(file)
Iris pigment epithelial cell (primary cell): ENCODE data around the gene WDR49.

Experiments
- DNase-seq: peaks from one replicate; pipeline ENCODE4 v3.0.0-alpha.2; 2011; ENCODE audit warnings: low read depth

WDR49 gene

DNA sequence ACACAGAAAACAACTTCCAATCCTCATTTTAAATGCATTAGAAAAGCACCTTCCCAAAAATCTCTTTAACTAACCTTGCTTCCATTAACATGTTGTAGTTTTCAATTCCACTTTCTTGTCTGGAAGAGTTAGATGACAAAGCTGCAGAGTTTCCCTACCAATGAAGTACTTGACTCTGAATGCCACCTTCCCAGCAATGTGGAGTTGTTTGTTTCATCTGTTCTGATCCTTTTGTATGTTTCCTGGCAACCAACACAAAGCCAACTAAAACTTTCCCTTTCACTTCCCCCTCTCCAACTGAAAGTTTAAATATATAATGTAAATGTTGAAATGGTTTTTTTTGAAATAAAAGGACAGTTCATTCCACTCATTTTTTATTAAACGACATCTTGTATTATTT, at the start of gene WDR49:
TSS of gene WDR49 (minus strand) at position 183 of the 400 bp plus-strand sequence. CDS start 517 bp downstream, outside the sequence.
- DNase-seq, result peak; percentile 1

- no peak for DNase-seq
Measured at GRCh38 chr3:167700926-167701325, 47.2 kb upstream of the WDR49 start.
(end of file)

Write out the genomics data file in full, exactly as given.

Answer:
Iris pigment epithelial cell (primary cell): ENCODE data around the gene WDR49.

Experiments
- DNase-seq: peaks from one replicate; pipeline ENCODE4 v3.0.0-alpha.2; 2011; ENCODE audit warnings: low read depth

WDR49 gene

DNA sequence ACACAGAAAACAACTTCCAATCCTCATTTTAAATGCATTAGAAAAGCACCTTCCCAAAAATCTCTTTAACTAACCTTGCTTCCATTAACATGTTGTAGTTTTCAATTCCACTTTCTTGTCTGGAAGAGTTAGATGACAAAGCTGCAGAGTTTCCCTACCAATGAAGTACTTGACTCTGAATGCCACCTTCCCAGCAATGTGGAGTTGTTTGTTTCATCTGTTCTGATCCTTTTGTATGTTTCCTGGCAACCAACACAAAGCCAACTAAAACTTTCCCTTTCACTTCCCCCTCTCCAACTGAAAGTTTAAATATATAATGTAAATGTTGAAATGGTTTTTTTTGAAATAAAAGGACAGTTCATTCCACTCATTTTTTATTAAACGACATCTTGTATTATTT, at the start of gene WDR49:
TSS of gene WDR49 (minus strand) at position 183 of the 400 bp plus-strand sequence. CDS start 517 bp downstream, outside the sequence.
- DNase-seq, result peak; percentile 1

- no peak for DNase-seq
Measured at GRCh38 chr3:167700926-167701325, 47.2 kb upstream of the WDR49 start.